Earlier this month, Thomas Edsall investigated the phenomenon that has most reasonable, rational citizens incredulous: the significant number of Americans who believe what has been dubbed “the Big Lie.
Just who believes the claim that Donald Trump won in 2020 and that the election was stolen from him? Who are these tens of millions of Americans, and what draws them into this web of delusion?
Three sources provided The Times with survey data: the University of Massachusetts-Amherst Poll, P.R.R.I. (the Public Religion Research Institute) and Reuters-Ipsos. With minor exceptions, the data from all three polls is similar.
Edsall quotes a political science professor from the University of Massachusetts for a summary of the data:
About 35 percent of Americans believed in April that Biden’s victory was illegitimate, with another 6 percent saying they are not sure. What can we say about the Americans who do not think Biden’s victory was legitimate? Compared to the overall voting-age population, they are disproportionately white, Republican, older, less educated, more conservative and more religious (particularly more Protestant and more likely to describe themselves as born again).
Once again, the evidence connects Trumpism, and the alternate reality inhabited by Trumpets, with racism and fear of the “other.” P.R.R.I. tested for agreement or disagreement with so-called “replacement theory” —the belief that “Immigrants are invading our country and replacing our cultural and ethnic background” — and found that 60 percent of Republicans agreed, as do 55 percent of conservatives.
Edsall also probed the connection between authoritarianism and opposition to immigration, quoting from a recent academic paper:
Right-wing authoritarianism played a significant role in the 2016 U.S. presidential election. In subsequent years, there have been numerous “alt-right” demonstrations in the U.S., including the 2017 Unite the Right rally in Charlottesville that culminated in a fatal car attack, and the 2021 Capitol Insurrection. In the U.S., between 2016 and 2017 the number of attacks by right-wing organizations quadrupled, outnumbering attacks by Islamic extremist groups, constituting 66 percent of all attacks and plots in the U.S. in 2019 and over 90 percent in 2020.
As he explained, the term “social dominance orientation” refers to the belief that society should be structured by group-based hierarchies–that certain groups should be dominant over others. There are actually two inter-related components to the orientation: group-based dominance and anti-egalitarianism. People with a social dominance orientation prefer hierarchies and–importantly–approve of the use of force/aggression to maintain them. Anti-egalitarianism manifests itself as a preference to maintain these hierarchies through means other than violence, through systems, legislation, and social structures.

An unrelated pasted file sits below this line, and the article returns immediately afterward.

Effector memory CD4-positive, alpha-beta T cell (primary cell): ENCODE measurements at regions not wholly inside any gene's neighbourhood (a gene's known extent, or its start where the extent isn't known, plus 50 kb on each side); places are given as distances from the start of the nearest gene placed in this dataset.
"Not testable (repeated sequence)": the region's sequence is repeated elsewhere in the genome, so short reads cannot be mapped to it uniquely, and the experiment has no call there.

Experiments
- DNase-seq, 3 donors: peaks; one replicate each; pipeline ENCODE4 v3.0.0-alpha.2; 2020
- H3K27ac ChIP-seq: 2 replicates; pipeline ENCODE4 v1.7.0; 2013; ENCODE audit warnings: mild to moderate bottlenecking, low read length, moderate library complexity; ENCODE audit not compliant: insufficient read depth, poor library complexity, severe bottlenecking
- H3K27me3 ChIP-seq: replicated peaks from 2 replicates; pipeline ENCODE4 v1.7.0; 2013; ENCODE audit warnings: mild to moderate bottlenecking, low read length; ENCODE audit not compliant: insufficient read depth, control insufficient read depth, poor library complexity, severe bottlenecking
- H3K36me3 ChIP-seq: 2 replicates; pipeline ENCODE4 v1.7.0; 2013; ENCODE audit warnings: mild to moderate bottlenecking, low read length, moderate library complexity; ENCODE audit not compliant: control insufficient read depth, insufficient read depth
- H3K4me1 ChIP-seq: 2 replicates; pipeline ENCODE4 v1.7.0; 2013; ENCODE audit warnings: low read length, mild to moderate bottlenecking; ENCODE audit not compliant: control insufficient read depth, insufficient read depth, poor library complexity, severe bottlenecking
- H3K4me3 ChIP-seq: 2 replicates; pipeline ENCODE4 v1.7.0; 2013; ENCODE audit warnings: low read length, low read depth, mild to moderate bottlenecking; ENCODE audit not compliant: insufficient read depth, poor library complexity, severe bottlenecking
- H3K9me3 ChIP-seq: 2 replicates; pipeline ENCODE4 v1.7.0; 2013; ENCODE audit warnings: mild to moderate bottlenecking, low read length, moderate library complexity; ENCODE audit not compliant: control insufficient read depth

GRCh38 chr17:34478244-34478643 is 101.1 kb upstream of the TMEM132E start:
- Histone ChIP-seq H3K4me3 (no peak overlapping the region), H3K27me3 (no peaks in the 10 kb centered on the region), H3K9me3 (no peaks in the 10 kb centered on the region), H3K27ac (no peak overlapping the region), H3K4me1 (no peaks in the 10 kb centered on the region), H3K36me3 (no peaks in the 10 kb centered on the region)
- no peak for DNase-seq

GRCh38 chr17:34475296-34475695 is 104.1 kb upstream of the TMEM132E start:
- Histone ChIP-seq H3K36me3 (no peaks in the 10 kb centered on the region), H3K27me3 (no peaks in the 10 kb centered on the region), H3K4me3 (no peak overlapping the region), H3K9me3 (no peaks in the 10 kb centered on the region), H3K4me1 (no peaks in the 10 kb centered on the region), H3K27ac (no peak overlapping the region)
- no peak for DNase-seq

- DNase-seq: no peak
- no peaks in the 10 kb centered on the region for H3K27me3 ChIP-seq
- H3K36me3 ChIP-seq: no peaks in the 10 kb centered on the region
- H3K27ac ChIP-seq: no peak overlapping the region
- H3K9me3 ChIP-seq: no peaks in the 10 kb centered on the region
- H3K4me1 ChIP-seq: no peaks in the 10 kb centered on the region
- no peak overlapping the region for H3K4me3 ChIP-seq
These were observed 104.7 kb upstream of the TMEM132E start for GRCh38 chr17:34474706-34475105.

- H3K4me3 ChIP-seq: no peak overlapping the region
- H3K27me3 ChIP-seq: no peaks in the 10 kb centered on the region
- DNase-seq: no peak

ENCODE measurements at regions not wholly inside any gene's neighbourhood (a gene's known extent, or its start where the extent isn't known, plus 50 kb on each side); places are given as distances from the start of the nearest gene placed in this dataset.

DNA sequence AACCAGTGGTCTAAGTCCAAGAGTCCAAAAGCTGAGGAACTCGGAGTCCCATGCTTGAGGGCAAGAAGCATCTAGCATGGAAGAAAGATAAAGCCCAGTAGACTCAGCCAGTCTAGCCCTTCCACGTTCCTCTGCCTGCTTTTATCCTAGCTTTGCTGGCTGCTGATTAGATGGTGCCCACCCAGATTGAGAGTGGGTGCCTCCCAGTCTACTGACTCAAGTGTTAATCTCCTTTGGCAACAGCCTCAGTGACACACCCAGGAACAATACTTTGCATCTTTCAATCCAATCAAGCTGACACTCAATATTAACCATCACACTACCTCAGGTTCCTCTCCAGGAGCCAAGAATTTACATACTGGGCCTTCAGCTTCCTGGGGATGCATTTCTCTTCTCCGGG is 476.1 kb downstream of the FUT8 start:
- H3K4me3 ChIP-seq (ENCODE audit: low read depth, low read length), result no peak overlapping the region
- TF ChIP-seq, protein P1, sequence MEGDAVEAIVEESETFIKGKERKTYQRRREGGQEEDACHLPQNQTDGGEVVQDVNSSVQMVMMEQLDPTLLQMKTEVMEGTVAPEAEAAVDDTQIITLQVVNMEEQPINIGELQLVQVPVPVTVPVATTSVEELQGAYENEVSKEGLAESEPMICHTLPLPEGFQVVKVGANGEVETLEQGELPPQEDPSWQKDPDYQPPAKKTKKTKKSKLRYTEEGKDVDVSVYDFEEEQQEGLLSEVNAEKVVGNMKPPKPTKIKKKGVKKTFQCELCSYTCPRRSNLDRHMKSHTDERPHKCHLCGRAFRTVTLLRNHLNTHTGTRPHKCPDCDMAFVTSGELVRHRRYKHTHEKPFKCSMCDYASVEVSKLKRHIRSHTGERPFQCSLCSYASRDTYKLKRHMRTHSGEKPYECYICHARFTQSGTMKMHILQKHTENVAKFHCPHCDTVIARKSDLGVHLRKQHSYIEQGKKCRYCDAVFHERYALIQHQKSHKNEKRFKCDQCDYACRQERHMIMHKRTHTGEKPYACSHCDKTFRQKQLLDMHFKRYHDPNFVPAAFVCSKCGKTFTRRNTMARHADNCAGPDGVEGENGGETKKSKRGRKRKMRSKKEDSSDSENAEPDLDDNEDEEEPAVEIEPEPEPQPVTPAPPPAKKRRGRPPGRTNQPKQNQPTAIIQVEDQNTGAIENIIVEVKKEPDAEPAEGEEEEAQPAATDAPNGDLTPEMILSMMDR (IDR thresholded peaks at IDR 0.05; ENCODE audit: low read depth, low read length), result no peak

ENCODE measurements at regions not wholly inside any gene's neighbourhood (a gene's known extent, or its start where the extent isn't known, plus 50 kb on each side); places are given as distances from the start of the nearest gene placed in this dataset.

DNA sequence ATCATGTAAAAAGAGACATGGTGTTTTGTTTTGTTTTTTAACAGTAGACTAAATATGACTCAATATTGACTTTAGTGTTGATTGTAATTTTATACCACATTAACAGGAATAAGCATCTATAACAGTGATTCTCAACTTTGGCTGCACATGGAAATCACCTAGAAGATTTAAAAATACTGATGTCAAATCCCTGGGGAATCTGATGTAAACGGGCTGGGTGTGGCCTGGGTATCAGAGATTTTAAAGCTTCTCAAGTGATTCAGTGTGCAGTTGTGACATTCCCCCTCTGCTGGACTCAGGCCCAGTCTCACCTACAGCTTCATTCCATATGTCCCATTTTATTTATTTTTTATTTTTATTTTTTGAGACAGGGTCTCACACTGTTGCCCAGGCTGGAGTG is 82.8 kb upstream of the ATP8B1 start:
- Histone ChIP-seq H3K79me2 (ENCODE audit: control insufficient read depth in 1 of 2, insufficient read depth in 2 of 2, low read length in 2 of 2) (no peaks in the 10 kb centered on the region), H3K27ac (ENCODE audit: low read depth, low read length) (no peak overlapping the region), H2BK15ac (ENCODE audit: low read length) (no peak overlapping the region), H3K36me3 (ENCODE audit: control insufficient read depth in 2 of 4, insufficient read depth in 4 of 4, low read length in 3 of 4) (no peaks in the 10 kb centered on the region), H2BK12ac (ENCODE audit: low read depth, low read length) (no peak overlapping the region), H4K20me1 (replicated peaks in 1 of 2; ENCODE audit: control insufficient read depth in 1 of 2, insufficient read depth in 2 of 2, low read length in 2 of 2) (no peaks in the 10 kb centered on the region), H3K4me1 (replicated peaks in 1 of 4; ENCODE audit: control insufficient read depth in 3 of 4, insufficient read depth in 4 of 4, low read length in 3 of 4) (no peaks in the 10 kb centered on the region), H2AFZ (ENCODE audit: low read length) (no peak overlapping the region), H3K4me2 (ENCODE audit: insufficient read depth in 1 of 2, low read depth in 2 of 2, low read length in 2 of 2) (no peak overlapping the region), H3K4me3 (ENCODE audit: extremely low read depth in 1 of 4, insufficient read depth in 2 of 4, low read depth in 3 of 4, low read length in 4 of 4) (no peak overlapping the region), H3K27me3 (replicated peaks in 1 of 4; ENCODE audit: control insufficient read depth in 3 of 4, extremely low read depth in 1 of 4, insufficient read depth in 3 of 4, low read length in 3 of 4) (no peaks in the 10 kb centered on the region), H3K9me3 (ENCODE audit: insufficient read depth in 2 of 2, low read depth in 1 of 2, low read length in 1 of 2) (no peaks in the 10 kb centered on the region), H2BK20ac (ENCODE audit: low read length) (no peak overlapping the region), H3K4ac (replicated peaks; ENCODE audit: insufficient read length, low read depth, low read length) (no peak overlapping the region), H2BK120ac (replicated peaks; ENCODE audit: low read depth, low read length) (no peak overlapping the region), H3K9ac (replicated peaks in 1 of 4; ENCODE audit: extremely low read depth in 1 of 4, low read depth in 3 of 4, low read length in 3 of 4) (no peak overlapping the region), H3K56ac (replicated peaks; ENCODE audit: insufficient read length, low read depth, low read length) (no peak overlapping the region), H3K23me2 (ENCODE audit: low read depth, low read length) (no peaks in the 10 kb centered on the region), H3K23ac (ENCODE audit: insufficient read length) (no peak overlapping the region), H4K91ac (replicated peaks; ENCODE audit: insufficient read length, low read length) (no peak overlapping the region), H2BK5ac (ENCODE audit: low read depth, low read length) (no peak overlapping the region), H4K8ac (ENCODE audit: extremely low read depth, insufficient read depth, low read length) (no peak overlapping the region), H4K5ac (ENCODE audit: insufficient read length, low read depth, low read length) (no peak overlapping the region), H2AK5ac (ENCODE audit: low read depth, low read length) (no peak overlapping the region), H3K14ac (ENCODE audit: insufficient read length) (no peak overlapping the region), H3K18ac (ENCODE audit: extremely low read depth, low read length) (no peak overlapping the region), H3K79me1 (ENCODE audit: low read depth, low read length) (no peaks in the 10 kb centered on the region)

Studies of the 2016 primaries found that Trump voters were unique compared to supporters of other Republicans in the strength of their “group-based dominance.”
The column quotes from a scholarly paper, “The Existential Function of Right-Wing Authoritarianism,” to answer the question that most baffles the rest of us: why do people embrace authoritarianism?
It may seem ironic that authoritarianism, a belief system that entails sacrifice of personal freedom to a strong leader, would influence the experience of meaning in life through its promotion of feelings of personal significance. Yet right-wing authoritarianism does provide a person with a place in the world, as a loyal follower of a strong leader. In addition, compared to purpose and coherence, knowing with great certainty that one’s life has mattered in a lasting way may be challenging. Handing this challenge over to a strong leader and investment in societal conventions might allow a person to gain a sense of symbolic or vicarious significance.
perceptions of insignificance may lead individuals to endorse relatively extreme beliefs, such as authoritarianism, and to follow authoritarian leaders as a way to gain a sense that their lives and their contributions matter.
In other words, right-wing authoritarianism, serves an existential meaning function–it provides reassurance “that one’s life matters.”
Political psychologists tell us that individuals who are “cognitively inflexible and intolerant of ambiguity” are more likely to become “captive audiences for ideological, political or religious extremists whose simplistic world-views gloss over nuance.”
It’s worth reminding ourselves that–while today’s threats are mostly from the Right, Leftwing zealots are cut from the same cloth. Fanatics are fanatics.
Edsall quotes other academics who confirm the connection between authoritarianism and racism, and he explores what the research tells us about intellectualism versus anti-intellectualism, the conflicts between individuals with different moral commitments, and the elements that may lead to radicalization–especially the willingness to use violence in furtherance of one’s moral commitments. What, in other words, distinguishes those who hold extreme views from those who violently act on them?
I encourage you to click through and read the entire essay, which explains a lot. What it doesn’t explain, unfortunately, is what we can do to salvage the American Experiment.